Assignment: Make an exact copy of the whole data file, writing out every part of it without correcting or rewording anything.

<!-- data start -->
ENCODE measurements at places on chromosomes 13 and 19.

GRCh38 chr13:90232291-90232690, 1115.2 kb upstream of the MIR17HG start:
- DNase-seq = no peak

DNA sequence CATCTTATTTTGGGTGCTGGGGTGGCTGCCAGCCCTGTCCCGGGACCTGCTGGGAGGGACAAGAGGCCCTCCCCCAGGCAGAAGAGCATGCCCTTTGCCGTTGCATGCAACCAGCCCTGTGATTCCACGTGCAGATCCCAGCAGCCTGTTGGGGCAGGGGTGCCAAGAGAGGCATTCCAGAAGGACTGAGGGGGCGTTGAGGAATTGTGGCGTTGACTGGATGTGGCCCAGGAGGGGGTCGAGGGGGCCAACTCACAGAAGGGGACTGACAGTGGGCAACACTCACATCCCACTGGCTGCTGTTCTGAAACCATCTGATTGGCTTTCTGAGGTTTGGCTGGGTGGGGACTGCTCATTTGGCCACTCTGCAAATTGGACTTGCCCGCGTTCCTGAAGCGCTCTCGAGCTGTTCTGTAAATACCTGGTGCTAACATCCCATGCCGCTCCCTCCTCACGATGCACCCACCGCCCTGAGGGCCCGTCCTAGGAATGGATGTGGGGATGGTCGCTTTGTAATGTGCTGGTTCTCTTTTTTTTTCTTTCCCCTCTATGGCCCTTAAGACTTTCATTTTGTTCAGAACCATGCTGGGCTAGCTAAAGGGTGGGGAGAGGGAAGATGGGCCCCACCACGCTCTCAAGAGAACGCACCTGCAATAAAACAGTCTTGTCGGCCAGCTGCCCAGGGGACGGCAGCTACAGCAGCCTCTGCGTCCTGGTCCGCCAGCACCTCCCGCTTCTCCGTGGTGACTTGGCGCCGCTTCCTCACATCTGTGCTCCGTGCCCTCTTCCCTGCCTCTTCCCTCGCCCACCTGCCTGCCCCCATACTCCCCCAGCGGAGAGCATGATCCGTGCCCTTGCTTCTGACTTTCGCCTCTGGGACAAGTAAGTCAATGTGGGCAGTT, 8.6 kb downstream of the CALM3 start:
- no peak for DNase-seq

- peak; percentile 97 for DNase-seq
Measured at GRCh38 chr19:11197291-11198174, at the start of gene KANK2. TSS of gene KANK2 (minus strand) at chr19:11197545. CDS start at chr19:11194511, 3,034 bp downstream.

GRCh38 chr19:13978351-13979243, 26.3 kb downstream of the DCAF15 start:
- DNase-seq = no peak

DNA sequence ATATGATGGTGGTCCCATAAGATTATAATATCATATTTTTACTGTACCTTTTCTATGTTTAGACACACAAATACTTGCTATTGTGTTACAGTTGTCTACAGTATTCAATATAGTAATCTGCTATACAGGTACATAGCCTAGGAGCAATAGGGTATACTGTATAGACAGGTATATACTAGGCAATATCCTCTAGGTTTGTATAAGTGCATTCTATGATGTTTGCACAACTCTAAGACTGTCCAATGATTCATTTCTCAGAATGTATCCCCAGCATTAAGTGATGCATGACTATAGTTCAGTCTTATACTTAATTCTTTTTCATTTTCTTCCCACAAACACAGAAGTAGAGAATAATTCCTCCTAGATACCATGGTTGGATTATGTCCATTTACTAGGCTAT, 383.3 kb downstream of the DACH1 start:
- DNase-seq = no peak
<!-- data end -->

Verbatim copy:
ENCODE measurements at places on chromosomes 13 and 19.

GRCh38 chr13:90232291-90232690, 1115.2 kb upstream of the MIR17HG start:
- DNase-seq = no peak

DNA sequence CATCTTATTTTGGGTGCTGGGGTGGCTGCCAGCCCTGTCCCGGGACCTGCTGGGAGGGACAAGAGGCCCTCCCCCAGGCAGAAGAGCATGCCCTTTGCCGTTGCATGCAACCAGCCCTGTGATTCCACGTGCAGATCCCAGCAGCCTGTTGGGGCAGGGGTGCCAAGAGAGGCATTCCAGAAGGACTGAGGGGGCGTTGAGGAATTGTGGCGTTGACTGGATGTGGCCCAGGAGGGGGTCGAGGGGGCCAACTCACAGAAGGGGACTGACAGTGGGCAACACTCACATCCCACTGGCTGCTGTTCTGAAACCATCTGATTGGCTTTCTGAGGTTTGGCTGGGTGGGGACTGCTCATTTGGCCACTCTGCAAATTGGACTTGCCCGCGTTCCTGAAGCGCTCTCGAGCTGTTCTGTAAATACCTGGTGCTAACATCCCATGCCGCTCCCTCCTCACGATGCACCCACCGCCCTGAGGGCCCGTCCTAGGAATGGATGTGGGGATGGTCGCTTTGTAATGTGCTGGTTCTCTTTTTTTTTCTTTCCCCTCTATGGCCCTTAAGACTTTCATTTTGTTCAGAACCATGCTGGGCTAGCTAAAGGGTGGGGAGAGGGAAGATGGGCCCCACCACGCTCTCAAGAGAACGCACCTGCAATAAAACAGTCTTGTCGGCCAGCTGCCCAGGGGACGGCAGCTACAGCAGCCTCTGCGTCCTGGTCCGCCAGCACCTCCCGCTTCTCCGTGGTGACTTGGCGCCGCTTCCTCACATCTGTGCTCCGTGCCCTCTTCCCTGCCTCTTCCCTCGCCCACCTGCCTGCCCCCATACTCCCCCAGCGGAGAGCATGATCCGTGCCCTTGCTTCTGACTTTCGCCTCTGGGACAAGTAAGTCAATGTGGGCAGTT, 8.6 kb downstream of the CALM3 start:
- no peak for DNase-seq

- peak; percentile 97 for DNase-seq
Measured at GRCh38 chr19:11197291-11198174, at the start of gene KANK2. TSS of gene KANK2 (minus strand) at chr19:11197545. CDS start at chr19:11194511, 3,034 bp downstream.

GRCh38 chr19:13978351-13979243, 26.3 kb downstream of the DCAF15 start:
- DNase-seq = no peak

DNA sequence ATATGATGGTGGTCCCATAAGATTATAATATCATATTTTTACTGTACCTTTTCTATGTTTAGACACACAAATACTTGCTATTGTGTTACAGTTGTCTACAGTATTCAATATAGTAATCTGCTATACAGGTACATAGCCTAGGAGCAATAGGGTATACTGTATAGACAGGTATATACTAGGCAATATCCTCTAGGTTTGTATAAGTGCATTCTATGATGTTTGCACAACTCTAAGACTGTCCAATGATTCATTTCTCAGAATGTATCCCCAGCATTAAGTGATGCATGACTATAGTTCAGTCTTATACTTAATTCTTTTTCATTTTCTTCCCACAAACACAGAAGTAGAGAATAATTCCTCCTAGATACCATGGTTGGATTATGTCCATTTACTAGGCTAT, 383.3 kb downstream of the DACH1 start:
- DNase-seq = no peak